OVER the past two decades, India’s ranking in world cricket moved up dramatically, both on and off the field. Mind you, this is not coincidental—these two developments are closely linked. A leisurely game associated with the English countryside became India’s favourite sport which on most days easily tops Bollywood blockbusters for television rating points. An important element of this transformation is the commercialisation of the sport. From a genteel, noble and aristocratic sport, cricket today has transformed into a more indigenised game—a noisy, brazen, and vivid commercial extravaganza catering to its biggest audience.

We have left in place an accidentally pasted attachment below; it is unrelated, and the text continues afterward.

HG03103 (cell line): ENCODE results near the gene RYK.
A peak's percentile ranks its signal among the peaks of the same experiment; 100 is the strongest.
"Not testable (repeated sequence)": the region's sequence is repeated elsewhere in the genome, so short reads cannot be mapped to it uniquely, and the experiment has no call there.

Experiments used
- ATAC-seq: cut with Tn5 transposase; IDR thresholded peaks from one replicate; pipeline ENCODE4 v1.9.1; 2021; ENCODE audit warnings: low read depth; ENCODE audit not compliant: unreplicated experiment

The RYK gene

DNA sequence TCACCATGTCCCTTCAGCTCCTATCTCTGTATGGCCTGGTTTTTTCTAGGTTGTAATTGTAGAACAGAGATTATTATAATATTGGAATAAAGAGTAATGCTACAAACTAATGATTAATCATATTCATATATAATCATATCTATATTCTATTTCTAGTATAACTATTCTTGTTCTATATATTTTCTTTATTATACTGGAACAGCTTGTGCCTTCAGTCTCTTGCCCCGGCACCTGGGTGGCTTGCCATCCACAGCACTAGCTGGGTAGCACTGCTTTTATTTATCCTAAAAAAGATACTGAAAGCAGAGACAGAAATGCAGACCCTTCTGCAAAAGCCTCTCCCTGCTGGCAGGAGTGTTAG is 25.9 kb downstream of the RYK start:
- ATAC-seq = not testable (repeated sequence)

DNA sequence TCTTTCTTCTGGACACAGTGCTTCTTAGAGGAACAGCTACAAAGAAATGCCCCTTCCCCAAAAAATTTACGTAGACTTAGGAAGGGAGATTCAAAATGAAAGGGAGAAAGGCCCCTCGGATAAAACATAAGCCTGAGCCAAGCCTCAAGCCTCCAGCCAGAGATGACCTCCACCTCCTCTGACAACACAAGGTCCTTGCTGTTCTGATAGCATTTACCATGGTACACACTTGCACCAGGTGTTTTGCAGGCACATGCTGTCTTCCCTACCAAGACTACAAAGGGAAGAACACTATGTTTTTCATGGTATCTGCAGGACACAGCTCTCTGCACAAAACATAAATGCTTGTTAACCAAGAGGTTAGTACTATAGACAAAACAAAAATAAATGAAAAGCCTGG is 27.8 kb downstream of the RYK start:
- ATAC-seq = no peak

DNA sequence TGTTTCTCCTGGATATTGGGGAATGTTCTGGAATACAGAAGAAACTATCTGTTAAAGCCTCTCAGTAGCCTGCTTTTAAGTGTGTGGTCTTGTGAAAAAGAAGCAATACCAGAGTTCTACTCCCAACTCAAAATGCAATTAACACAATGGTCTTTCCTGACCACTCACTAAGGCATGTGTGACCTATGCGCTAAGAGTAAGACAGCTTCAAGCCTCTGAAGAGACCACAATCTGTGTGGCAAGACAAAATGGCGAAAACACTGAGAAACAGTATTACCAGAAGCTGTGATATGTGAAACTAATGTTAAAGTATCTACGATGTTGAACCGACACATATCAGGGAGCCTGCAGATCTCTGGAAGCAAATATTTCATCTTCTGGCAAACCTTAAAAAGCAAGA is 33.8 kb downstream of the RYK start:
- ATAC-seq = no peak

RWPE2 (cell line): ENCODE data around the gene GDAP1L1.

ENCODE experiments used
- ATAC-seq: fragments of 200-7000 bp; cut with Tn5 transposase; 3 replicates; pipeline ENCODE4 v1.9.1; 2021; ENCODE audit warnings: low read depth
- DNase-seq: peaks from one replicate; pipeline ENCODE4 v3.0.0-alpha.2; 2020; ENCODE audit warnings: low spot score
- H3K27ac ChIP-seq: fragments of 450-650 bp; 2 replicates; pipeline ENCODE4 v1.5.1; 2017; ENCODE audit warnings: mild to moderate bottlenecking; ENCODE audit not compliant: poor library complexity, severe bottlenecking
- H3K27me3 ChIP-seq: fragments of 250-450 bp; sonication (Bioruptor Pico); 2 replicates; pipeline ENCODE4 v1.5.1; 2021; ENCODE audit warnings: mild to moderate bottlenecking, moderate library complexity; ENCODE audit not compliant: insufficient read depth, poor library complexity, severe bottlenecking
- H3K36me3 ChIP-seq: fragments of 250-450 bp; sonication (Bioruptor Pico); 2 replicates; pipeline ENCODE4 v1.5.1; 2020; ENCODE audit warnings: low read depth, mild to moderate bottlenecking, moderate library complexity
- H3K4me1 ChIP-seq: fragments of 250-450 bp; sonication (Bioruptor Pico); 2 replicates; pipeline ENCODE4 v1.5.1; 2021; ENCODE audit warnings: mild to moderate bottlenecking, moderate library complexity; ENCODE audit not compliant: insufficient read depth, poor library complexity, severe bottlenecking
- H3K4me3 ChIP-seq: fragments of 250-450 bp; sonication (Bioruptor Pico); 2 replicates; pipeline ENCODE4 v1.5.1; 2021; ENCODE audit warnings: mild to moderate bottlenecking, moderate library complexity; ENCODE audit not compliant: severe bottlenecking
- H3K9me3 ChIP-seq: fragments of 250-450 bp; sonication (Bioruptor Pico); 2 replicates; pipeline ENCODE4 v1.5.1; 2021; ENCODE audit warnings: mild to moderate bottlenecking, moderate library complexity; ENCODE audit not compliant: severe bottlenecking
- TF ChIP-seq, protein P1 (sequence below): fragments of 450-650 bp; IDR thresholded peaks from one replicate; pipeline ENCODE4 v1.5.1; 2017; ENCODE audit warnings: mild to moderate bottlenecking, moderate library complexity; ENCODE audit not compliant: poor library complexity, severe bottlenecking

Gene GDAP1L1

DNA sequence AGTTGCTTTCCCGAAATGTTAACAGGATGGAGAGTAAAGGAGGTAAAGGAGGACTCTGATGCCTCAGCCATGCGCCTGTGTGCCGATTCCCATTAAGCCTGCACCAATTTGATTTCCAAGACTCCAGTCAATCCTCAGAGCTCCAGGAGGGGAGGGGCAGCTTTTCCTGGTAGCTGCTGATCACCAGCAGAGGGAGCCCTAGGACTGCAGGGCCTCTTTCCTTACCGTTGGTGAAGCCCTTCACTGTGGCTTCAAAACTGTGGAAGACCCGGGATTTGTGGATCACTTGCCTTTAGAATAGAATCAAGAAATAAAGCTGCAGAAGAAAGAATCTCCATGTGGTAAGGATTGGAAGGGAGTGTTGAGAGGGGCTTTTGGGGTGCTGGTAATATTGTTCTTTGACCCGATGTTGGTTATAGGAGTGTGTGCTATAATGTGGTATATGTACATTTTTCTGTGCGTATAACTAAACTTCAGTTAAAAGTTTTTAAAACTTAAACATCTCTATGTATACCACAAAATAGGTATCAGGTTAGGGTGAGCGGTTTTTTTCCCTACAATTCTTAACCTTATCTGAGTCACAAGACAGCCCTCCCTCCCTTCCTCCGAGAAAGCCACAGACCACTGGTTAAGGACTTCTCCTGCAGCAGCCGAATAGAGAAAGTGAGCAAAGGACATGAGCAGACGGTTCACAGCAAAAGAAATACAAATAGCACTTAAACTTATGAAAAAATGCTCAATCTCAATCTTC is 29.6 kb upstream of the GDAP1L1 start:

But don’t let the so-called purists fool you with the view that this takes away from the charm of cricket. It is not cricket’s quaint legacy of the Raj, but this sound and fury that has made cricket commercially successful and India the centre of world cricket.
Commerce made its entry into the sport in the seventies. Many will remember the first three cricket World Cups between 1975 and 1983 as the Prudential Cup, with the eponymous insurance firm being the sole sponsor of all one-day International matches hosted by the ICC. The Benson & Hedges trophy in Australia was among the most sought-after tournaments in the eighties. But it was not until 1996 when the first World Cup was co-hosted by India, Pakistan, and Sri Lanka that the old Anglo-Australian axis that ruled World cricket was shaken.
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May 18, 2020